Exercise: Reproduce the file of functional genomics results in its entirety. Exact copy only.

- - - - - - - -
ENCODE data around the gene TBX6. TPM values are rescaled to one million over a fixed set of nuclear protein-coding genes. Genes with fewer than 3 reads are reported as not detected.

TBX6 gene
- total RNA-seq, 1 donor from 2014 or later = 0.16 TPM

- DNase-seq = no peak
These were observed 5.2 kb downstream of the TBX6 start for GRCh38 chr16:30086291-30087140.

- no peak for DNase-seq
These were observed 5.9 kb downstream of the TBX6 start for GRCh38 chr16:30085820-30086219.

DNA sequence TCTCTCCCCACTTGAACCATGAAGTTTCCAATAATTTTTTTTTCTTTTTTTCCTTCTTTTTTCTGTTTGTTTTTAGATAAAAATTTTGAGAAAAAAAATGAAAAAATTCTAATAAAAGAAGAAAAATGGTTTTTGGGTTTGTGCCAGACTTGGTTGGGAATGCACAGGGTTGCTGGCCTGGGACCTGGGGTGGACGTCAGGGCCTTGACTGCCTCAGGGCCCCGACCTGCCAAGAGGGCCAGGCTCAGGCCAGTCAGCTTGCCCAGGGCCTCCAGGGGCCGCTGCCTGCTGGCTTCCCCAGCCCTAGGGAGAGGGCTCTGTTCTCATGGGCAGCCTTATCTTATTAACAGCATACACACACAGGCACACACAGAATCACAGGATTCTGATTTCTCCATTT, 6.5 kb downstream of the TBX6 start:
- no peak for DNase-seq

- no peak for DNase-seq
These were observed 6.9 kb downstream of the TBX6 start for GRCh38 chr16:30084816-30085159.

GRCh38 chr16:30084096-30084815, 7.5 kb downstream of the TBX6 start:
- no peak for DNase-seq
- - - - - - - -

ENCODE data around the gene TBX6. TPM values are rescaled to one million over a fixed set of nuclear protein-coding genes. Genes with fewer than 3 reads are reported as not detected.

TBX6 gene
- total RNA-seq, 1 donor from 2014 or later = 0.16 TPM

- DNase-seq = no peak
These were observed 5.2 kb downstream of the TBX6 start for GRCh38 chr16:30086291-30087140.

- no peak for DNase-seq
These were observed 5.9 kb downstream of the TBX6 start for GRCh38 chr16:30085820-30086219.

DNA sequence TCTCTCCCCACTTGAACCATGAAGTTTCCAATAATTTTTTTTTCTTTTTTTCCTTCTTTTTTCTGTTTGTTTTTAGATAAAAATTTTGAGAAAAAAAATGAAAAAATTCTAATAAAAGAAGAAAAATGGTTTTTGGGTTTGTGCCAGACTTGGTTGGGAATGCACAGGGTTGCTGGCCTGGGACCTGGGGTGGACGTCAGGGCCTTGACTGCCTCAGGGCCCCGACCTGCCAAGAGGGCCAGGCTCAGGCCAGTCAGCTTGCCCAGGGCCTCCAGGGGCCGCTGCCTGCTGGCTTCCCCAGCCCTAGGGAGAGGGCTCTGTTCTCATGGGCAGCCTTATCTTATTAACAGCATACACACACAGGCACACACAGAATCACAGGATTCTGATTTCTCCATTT, 6.5 kb downstream of the TBX6 start:
- no peak for DNase-seq

- no peak for DNase-seq
These were observed 6.9 kb downstream of the TBX6 start for GRCh38 chr16:30084816-30085159.

GRCh38 chr16:30084096-30084815, 7.5 kb downstream of the TBX6 start:
- no peak for DNase-seq